Cure your craving
When you’ve got a yearning for sushi, but no reliable sushi place nearby, this quick fix can be just the treat, writes DOMINI KEMP
GOOD SUSHI PLACES are few and far between, on these shores. Fans of Michie Sushi in Dublin’s foodie village, Ranelagh, are well catered for, but time and again, what passes for sushi in Dublin would have New Yorkers doubled over with laughter. Japanese food in New York is pretty awesome.
The combination of sticky rice, at just the right temperature of cool, yet warm enough to release its starchy flavours against the cold, raw fish, lightly dunked into an appropriately shallow dish of soy sauce with a speckling of wasabi paste, is a wonderful thing to eat.
Despite how much I love eating it, there’s no way I would bound home and declare that tonight, it’s sushi for dinner, folks. But this recipe for cured salmon from a really gorgeous book, Bryn’s Kitchen by Welsh chef, Bryn Williams, may well give you the high-voltage sushi fix you might crave, without the hassle of making proper sushi.
The only real “musts” are that you must use good, flaky sea salt (Maldon is great for this) and you must cure the salmon for eight hours in your fridge. After that, there’s not much else to do.
To avoid having to chop up any salmon, ask your fish monger to skin it, remove the pin bones and cut it into bite-sized pieces. This meant that all I had to do when I got home was plonk the salmon pieces on to the bed of prepared salt that was in a roasting tray or gratin dish, toss them around (so the pieces got well coated with the salt), warp the tray in cling film and leave it to cure for about eight hours.
The avocado puree takes seconds to make and the soy sauce is sweetened – and therefore softened – with some honey. I decided to chop up the pickled ginger and add it to the soy sauce, instead of serving it separately, which made it round out even more.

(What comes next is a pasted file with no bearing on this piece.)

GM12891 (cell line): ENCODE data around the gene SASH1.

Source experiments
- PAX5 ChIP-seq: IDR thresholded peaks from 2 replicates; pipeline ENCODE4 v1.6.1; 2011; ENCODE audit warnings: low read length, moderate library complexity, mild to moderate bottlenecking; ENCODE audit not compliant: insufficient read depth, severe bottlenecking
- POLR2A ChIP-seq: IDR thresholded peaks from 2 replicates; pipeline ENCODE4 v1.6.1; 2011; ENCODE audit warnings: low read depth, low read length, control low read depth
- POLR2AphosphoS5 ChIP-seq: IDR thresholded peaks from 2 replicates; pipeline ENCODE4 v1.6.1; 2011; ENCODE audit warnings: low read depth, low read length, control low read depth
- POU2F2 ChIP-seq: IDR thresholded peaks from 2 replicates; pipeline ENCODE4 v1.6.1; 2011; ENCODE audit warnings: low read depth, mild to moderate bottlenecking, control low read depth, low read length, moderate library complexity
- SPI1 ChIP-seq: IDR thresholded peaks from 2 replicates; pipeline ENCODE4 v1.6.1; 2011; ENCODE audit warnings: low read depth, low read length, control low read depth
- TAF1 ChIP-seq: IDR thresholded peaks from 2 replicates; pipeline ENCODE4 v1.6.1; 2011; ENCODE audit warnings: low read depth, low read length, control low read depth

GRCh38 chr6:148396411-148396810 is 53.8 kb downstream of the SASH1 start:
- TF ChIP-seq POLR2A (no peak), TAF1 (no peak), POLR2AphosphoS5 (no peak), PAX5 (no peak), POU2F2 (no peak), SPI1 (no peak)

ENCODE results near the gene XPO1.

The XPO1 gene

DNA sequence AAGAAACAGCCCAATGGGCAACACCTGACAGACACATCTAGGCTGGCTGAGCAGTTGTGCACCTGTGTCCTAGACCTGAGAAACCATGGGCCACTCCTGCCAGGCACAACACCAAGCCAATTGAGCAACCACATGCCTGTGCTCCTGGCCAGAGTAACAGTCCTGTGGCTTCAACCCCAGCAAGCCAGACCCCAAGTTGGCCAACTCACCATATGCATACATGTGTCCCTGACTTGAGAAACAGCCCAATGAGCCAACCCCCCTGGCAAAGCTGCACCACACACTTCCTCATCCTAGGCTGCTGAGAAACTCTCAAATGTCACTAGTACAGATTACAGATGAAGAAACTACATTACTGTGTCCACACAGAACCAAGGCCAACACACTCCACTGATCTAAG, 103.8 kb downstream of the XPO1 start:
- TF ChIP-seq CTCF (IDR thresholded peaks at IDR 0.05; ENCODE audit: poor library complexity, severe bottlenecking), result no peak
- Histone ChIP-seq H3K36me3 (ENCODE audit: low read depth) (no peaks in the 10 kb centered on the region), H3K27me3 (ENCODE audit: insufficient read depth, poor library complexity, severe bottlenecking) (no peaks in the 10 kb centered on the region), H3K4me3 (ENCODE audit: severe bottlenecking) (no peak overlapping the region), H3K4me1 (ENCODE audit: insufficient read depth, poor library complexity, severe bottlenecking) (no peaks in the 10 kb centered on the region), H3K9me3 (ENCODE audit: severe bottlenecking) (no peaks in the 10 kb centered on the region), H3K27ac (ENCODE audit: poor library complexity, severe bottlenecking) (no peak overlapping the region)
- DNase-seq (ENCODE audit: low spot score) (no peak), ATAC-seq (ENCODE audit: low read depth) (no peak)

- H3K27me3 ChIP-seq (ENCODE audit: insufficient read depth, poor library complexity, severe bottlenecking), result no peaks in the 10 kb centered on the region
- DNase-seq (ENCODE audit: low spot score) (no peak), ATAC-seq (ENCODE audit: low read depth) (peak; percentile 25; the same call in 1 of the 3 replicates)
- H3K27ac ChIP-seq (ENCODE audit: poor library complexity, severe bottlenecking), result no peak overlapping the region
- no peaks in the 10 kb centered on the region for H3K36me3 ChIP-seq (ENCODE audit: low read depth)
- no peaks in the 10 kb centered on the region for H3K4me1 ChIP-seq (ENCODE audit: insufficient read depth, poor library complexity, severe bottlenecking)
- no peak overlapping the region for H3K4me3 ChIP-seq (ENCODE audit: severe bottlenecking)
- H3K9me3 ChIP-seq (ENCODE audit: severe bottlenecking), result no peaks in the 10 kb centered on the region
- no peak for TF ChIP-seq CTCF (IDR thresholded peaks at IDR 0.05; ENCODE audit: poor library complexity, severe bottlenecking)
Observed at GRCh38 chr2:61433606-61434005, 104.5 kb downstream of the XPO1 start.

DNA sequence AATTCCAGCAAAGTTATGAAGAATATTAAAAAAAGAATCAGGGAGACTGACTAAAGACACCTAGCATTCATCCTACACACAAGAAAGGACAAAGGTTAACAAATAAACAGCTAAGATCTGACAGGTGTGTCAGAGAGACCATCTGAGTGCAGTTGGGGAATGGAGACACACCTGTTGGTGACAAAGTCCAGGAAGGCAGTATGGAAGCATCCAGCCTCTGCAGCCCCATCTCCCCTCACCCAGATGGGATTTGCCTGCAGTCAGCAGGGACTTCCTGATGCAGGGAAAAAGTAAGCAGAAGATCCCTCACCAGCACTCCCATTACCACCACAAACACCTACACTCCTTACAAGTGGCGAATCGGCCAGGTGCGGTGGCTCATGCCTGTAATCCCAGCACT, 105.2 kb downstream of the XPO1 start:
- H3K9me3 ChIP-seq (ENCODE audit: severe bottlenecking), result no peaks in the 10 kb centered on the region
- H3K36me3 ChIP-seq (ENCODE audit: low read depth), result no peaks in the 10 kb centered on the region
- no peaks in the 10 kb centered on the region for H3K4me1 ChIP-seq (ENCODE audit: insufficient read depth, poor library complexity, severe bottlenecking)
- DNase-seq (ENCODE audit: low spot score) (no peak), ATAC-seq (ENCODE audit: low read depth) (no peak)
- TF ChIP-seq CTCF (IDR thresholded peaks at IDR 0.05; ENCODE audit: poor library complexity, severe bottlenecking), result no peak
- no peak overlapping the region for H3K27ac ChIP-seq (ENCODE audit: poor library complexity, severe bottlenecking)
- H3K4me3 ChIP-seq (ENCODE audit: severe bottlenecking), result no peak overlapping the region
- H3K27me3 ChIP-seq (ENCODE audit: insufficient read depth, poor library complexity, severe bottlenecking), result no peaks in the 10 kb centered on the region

The salmon really has an excellent flavour after being cured, so you don’t want to go overboard with the soy sauce.
The chocolate and orange brownies are also from his book, but they were far too dry on our first attempt, although they really did taste like a cake version of Terry’s chocolate orange. I couldn’t believe how the zest of one big orange really charged in with so much orangey flavour.
Anyway, on the second baking attempt, we increased the chocolate and reduced the cooking time, which made the end result a lot nicer. They are kind of grown-up brownies, mainly because of the orange zest, but they were a welcome treat after the wholesome but very tasty salmon.
Cured salmon with avocado and wasabi puree
Serves four to six
3 large tsps Maldon sea salt
3 tsps caster sugar
Zest of 1 lime, 1 lemon, 1 orange
Lots of black pepper
800g salmon fillets
Juice of 2 limes
1 tsp wasabi paste
Salt and pepper
50ml soy sauce
1 good tbsp honey
1 good tbsp pickled ginger, finely chopped baby leaves
Mix together the salt, sugar, citrus zest and pepper and scatter onto a baking tray or gratin dish.
The salmon needs to be skinned and pin bones need to be removed. Then you need to chop it into bite-sized pieces. This should leave you with about 600 grams.
Plop the salmon pieces on to the salt and then turn them so they are well coated. Wrap the tin or tray really well with cling film, so well that you can give the salmon a good shake around and scatter and coat it without having to open it up, move the fish about with a fork and re-apply the cling film. Refrigerate for eight hours or overnight.
When you are nearly ready to serve, rinse off the salmon pieces and pat them dry on a tea towel or paper towel. But be careful as the salmon can stick to the paper towel (in which case, just rinse it off and use a clean tea towel). Then chill again until you are ready to plate up.
Puree the avocadoes with the lime juice, wasabi and season with salt and pepper. Spread the puree on to a nice platter. Mix the soy sauce with the honey and ginger. Scatter some leaves on the avocado. Top with the salmon and then drizzle with some soy sauce. Serve on a big platter and let people help themselves.
Chocolate and orange brownies
350g dark chocolate
400g caster sugar
200 g plain flour
Zest of 1 orange
Line a 20cm x 33cm b rownie tin with brown paper. Preheat an oven to 160 degrees/gas mark three.
Melt the chocolate in a bowl over simmering water, along with the butter. Cut both into chunks before you stick them in the bowl. When it’s melted, you can stir with a spatula.
Meanwhile, whisk the eggs and sugar until they are pale, light and fluffy, then add the orange zest. Add the melted chocolate once it has cooled slightly, and then fold in the flour.
Pour into the prepared tin and bake for 25 minutes. Allow to cool in the tin and then decant and chop into 12 or more squares.